Christopher A. Hughes

Head, Intellectual Property Practice Group at Cadwalader, Wickersham & Taft LLP

Christopher A. Hughes

Christopher A. Hughes

Head, Intellectual Property Practice Group at Cadwalader, Wickersham & Taft LLP

Biography

Christopher Hughes is the head of Cadwalader's Intellectual Property Practice Group. Chris has more than 35 years of experience in complex patent, trade secret, and trademark trials and litigation, as well as licensing, intellectual property counseling and IP due diligence in corporate transactions, bankruptcies, etc. Drawing on his extensive litigation experience and (early-career) experience of preparing and prosecuting patent applications, Chris also provides strategic counseling for clients on key patent acquisition efforts. His experience spans myriad industries, including computer hardware and software, semiconductors, consumer products and industrial equipment, e-commerce and financial services matters, and a variety of sophisticated medical devices as well as alternative energy technology such as wind turbine systems. Chris has also spear-headed efforts by luxury goods and consumer products companies to protect and enforce their valuable trademarks and trade-dress rights through anti-counterfeiting and infringement actions in courts and before U.S. Customs.

He has represented clients in patent litigation and trials in Federal District Courts, in the ITC and in arbitrations before WIPO as well as trade secret enforcement actions in state and federal court. For example, he has represented IBM in patent litigations in several U.S. district courts and in the ITC on a variety of computer software and hardware technologies. He also represented Priceline.com in litigation involving the famous "Priceline Patent" and has handled patent infringement actions regarding cardiovascular stent technologies on behalf of Medinol Ltd. and on orthopedic implants for Stryker/Osteonics. He has been appointed the Federal District Court Special Master for the purpose of assisting with complex discovery issues and motions in limine in computer technologies and has been serving on the District of Delaware IP Law Advisory Committee.

Chris' international experience includes coordinating patent infringement trials and hearings throughout Europe (including trials seeking preliminary relief and cross-border injunctions), as well as nullity, cancellation, and opposition proceedings on important patent rights in European courts and the EPO. In these matters, he has coordinated the corresponding activities in the U.S. with respect to the U.S. counterpart patent litigations.

He has handled significant matters for AT&T Corporation, Eastman Kodak Company, Heidelberger Druckmaschinen AG, IBM Corporation, Lucent Technologies, Medinol, Ltd., Osteonics Corporation, Priceline.com, Qualcomm, Robert Bosch GmbH, Stryker Corporation and Symbol Technologies, Inc., among others.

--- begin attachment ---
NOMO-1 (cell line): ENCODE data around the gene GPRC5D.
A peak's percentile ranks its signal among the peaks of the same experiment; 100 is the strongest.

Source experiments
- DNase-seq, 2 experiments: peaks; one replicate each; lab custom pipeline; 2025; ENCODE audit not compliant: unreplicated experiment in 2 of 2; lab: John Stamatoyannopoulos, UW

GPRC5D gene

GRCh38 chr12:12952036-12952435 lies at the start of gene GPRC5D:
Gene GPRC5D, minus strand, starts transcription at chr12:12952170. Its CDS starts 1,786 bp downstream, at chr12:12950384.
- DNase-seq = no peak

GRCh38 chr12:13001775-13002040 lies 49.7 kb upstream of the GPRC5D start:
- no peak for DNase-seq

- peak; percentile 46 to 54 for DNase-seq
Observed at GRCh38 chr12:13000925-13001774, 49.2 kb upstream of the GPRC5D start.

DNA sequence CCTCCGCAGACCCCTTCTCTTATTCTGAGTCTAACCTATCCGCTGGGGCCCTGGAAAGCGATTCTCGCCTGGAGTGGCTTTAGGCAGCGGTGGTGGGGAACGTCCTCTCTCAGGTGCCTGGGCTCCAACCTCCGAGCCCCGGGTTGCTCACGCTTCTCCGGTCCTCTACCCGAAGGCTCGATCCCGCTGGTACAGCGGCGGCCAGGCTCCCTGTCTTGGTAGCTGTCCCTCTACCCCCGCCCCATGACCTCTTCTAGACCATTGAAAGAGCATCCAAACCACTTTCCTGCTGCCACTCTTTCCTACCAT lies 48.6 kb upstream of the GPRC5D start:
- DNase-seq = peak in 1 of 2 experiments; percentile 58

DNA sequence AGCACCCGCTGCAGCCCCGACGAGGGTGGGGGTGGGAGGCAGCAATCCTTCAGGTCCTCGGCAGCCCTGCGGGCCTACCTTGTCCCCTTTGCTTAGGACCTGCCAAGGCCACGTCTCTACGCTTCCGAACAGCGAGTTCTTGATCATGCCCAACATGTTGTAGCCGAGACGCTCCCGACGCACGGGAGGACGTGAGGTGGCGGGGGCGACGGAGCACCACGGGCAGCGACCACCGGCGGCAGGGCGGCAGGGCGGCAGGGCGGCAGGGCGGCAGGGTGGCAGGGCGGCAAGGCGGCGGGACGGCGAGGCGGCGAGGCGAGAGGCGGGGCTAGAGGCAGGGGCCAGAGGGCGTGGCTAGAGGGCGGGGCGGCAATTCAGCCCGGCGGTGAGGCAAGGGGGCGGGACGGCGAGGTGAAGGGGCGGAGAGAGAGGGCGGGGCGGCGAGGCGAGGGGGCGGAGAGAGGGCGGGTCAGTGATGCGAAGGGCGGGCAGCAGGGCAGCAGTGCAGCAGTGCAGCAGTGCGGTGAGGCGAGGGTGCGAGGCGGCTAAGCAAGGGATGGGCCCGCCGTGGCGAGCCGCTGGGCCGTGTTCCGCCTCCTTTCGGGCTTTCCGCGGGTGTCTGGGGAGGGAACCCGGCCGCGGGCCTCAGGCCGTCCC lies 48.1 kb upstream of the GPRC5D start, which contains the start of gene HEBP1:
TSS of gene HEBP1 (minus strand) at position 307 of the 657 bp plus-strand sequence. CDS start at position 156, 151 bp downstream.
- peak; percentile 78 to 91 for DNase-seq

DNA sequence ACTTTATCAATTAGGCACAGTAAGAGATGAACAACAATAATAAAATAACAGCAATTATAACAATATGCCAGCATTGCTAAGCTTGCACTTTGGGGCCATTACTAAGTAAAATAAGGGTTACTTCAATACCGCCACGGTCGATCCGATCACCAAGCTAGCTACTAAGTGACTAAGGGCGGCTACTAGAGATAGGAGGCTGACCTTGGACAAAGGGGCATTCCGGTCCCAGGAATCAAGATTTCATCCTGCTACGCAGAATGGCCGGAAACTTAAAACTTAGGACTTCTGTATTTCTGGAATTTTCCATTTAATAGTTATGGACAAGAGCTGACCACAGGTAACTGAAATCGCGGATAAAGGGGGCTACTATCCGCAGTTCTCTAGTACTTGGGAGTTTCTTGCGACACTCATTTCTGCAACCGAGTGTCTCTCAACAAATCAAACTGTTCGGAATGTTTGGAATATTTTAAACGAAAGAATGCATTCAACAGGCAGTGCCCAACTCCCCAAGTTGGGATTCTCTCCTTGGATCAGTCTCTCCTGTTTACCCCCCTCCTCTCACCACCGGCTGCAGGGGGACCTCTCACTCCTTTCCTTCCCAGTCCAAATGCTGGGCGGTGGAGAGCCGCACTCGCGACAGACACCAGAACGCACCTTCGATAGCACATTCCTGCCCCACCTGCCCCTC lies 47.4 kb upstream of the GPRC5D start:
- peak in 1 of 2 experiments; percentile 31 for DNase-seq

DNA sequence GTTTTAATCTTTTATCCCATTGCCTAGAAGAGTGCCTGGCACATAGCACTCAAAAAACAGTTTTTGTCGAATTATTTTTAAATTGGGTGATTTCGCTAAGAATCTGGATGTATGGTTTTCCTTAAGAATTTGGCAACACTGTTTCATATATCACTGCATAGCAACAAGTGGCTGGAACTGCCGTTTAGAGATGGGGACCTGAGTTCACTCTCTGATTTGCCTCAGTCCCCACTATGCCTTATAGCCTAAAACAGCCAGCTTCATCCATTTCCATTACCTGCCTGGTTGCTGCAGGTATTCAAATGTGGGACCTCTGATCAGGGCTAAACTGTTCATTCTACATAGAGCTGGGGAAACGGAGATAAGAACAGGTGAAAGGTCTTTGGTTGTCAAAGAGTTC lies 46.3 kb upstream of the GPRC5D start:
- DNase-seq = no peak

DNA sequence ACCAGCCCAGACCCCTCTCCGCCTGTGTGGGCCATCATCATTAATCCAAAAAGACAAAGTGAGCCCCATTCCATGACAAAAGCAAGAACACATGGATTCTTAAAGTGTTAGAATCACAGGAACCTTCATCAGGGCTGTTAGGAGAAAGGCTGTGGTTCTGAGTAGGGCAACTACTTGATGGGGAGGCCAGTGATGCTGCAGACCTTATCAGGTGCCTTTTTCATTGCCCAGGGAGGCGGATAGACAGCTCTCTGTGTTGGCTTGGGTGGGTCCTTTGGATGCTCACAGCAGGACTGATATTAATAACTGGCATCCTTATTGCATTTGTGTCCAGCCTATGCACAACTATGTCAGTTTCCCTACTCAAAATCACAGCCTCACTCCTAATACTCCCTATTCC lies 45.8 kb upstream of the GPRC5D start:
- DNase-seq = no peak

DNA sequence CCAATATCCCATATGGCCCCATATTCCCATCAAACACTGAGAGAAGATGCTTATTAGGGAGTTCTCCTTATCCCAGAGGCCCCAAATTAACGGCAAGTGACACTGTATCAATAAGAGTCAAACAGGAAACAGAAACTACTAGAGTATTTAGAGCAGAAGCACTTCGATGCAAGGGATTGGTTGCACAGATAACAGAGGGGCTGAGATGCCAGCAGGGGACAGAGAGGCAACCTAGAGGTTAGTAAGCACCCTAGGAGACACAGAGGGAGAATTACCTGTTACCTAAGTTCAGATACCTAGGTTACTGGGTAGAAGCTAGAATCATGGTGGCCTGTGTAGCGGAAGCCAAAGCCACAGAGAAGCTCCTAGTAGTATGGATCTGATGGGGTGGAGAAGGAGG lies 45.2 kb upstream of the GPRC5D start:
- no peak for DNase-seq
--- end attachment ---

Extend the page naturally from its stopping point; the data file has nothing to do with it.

Chris has been elected as a Fellow of the American Bar Foundation and has been consistently recognized as an outstanding attorney by numerous publications, including:

* Benchmark Litigation: The Guide to America’s Leading Litigation Firms and Attorneys (Designated a national "Litigation Star" since 2010)
* Chambers USA: America’s Leading Lawyers for Business
* Chambers Global
* The Best Lawyers in America (Distinguished 10-Year Designation)
* United States Lawyer Rankings (ranked first in the Intellectual Property category since 2012; named among the top 10 since 2008)
* The Legal 500 US (2014)
* Super Lawyers (5-Year Designation, Blue Ribbon Panelist)
* The World's Leading Patent Litigators (IAM - Publications)
* Managing Intellectual Property: IP Stars (each year since the inaugural issue in 2012) (Euromoney)
* LMG Life Sciences 2012 (Selected as a "Life Sciences Star" in the publication's inaugural edition) (Euromoney)
* Guide to the World's Leading Patent Law Experts (Legal Media Group)
* The Corporate America Legal Elite 2015 (Best for IP Due Diligence - New York)

A frequent lecturer, Chris has spoken throughout the U.S., Japan, China, and Korea on such topics as:

* A Search For The Best Practices: Conflict Solution Disputes - Litigation, Arbitration and Trans-Atlantic Comparisons; Joint Program by LES-Germany, WIPO and Federal Circuit Bar Association (Germany; 5/18/11)
* Claim Construction--International Perspectives; Fordham IP Law Institute (New York City; 4/28/11)
* Presenting An Effective Markman Case - Winning Strategy For Managing A Pivotal Point in Patent Litigation
* ACI Medical Device Patent Litigation Program (New York City; 1/31/11)
* Panelist: High Tech Miracle -The American-Israeli Chamber of Commerce and Industry Program (New York City, 2/1/11)
* Strategies for Defending (and Advising) Respondents in ITC Investigations (Forum on Foreign Intellectual Property-Related Issues, Beijing - 2010)
* Best Practices for Managing IP in the US (Forum on Foreign Intellectual Property-Related Issues, Suzhou - 2010)
* Patent Trials in WIPO Arbitrations (Managing Intellectual Property China-International IP Forum, Beijing - 2010)
* Strategies for Defending in "Rocket Docket" Jurisdictions (Suzhou Forum - 2010)
* Key Patent Issues for 2010 (Annual Dental Convention at Javits Convention Center)
* Impact of the U.S. Supreme Court's decision in eBay on injunctions in patent cases (2007 AIPLA Annual Meeting)
* Attorney-client privilege
* Contributory and induced infringement
* Means-plus-function claim elements
* Various aspects of Markman claim construction proceedings
* The doctrine of equivalents, including the impact of the Federal Circuit and U.S. Supreme Court decisions in the Festo case
* U.S. trade secret law
* "New Patent Litigation Tactics for the Post-Festo World" (Lawcast presentation)
* "Strategies For Litigating Against Patent Holding Companies" (AIPLA 2004 Spring Meeting)
* "Securing Ownership of Employee Innovations" (2004 IP Strategies in Deals Conference)
* "Protecting and Embracing Your IP" (2004 IP Strategies in Deals Conference)